Marijuana use or possession of recreational marijuana by anyone under 21 years
of age is illegal. That includes home consumption.
Q: Who will enforce
recreational marijuana laws?
A: Enforcement of the
home grow/personal possession provisions of Measure 91 will be at the discretion
of local jurisdictions, the state police and possibly other law enforcement
agencies. The OLCC is responsible for enforcement actions against businesses
that the OLCC licenses to grow, process, wholesale and sell recreational
marijuana and related products.
Q: How much will
recreational marijuana cost?
A: The retail price of
recreational marijuana will be determined through a competitive
Q: Can Oregon
recreational marijuana be taken to the state of Washington where it is also
A: No. Taking marijuana
across state lines is a federal offense.
Q: How will children
be protected from recreational marijuana and marijuana
A: Measure 91 prohibits
the sale of recreational marijuana to anyone under the age of 21. The act also
gives OLCC authority to regulate or prohibit advertising. In writing the rules
necessary to implement the new law, the OLCC may also regulate packages and
labels to ensure public safety and prevent appeal to minors.
Q: Can I get a DUII
while under the influence of marijuana?
A: Yes. Current laws
for DUII have not changed. Driving under the influence of intoxicants (DUII)
refers to operating a motor vehicle while intoxicated or drugged, including
impairment from the use of marijuana. In addition, Measure 91 requires OLCC to
examine, research and present a report to the Legislature on driving under the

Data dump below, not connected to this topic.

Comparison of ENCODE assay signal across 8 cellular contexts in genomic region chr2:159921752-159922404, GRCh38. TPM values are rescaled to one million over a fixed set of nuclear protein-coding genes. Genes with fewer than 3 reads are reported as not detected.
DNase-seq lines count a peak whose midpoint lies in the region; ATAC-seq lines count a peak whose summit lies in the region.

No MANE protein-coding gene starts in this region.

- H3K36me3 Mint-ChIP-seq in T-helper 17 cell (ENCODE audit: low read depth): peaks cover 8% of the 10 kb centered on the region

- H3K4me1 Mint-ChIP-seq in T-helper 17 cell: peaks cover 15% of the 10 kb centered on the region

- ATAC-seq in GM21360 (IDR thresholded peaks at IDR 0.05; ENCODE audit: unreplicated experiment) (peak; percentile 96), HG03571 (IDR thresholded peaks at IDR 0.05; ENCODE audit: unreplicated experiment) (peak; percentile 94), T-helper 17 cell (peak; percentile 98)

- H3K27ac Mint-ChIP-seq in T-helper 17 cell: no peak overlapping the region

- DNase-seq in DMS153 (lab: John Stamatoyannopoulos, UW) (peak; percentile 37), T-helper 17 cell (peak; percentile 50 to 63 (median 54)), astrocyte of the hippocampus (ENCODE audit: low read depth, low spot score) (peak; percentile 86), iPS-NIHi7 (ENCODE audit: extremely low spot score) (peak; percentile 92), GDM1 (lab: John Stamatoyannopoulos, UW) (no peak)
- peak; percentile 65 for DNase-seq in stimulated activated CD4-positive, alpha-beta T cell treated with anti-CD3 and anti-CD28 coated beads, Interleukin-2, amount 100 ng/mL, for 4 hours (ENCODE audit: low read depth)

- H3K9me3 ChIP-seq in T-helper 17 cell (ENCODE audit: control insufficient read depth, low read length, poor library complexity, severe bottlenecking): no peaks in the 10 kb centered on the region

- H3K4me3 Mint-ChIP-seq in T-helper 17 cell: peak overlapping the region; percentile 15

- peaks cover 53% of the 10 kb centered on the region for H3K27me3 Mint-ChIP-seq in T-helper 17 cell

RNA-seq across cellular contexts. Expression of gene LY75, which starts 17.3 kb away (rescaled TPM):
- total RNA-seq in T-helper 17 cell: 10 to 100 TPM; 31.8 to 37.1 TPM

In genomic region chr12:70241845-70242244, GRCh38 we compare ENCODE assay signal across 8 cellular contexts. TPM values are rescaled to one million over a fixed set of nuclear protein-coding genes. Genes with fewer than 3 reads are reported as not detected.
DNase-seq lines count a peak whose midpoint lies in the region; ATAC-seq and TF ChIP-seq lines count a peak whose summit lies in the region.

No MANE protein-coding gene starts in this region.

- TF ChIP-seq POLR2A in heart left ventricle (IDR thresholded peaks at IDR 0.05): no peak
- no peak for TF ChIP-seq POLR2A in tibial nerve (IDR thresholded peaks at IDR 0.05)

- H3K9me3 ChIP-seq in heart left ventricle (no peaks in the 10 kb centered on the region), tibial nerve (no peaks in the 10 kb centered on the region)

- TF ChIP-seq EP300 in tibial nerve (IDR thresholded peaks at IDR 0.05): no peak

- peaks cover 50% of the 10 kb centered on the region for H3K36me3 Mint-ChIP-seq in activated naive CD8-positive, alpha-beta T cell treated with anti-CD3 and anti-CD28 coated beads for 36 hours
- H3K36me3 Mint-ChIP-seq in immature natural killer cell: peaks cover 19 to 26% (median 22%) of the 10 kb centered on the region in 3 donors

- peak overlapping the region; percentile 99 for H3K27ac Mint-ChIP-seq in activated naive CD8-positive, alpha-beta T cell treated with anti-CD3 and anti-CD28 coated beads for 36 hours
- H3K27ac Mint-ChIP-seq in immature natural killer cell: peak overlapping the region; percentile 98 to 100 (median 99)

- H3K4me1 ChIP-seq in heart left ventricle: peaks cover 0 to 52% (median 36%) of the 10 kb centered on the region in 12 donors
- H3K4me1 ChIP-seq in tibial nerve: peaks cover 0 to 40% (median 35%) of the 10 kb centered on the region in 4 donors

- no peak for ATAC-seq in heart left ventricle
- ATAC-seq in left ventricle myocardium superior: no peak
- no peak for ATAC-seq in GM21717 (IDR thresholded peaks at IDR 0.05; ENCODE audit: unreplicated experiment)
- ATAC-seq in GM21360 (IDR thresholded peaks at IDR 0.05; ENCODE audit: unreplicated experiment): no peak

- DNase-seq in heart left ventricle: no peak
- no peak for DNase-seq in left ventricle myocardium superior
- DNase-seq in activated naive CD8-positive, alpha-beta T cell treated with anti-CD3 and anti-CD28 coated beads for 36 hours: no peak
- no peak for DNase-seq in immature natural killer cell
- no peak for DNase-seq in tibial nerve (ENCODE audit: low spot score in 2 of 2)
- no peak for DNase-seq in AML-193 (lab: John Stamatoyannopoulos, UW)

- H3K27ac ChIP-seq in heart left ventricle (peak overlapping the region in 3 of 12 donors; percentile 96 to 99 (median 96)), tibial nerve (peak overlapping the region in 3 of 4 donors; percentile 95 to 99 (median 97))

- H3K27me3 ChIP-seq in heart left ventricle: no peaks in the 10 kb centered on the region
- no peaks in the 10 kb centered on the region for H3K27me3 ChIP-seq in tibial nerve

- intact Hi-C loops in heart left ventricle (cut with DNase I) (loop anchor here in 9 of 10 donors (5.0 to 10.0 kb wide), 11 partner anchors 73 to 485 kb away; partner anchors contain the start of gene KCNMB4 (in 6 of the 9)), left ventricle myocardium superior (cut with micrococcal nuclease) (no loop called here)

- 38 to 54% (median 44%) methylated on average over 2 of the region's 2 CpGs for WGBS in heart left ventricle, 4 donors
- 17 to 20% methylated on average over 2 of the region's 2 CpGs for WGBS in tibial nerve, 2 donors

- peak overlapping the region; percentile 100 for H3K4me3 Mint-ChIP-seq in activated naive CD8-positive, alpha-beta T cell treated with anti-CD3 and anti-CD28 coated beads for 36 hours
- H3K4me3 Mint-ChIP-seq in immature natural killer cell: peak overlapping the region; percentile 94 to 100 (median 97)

influence of marijuana. The OLCC will do this in conjunction with the Department
of Justice Criminal Investigation Division and Oregon State
Q: Can I lose my job
for using marijuana?
A: That depends on who
you work for and what your employer says about the use of marijuana by
employees. Passage of Measure 91 does not change existing employment law in
Q: Where will
marijuana stores be located?
A: Marijuana retailers
may not be located within 1000 feet of a school. All licensed businesses must be
located in an area that is appropriately zoned. Also, local jurisdictions have
authority to adopt reasonable regulations regarding the location of marijuana
businesses, including regulations requiring that the businesses be located no
more than 1000 feet from one another. To keep up to date, click
Q. What impact does the new
recreational marijuana law have on the current Medical Marijuana
A: Beginning in 2016 medical marijuana
growers may apply for an OLCC license to sell their excess product into the
recreational market. Medical dispensaries can currently sell a one quarter
ounce of marijuana flower to any adult over the age of 21.
Visit the Oregon Health Authority website
for participating dispensaries.
This provision sunsets on December 31, 2016.
Q: Who collects the tax on
A: Taxes on recreational marijuana
will be collected by the Oregon Department of Revenue at the retail
Q: How is Washington
state’s recreational marijuana law different than
A: See Oregon/Washington/Colorado
Is it legal to possess or use recreational marijuana on Federal or Tribal land
A: Measure 91 and HB 3400 do not
address the possession or use of recreational marijuana on the land of Federally
Recognized Tribes in Oregon. This is an issue between the Federal Government
and Tribal Governments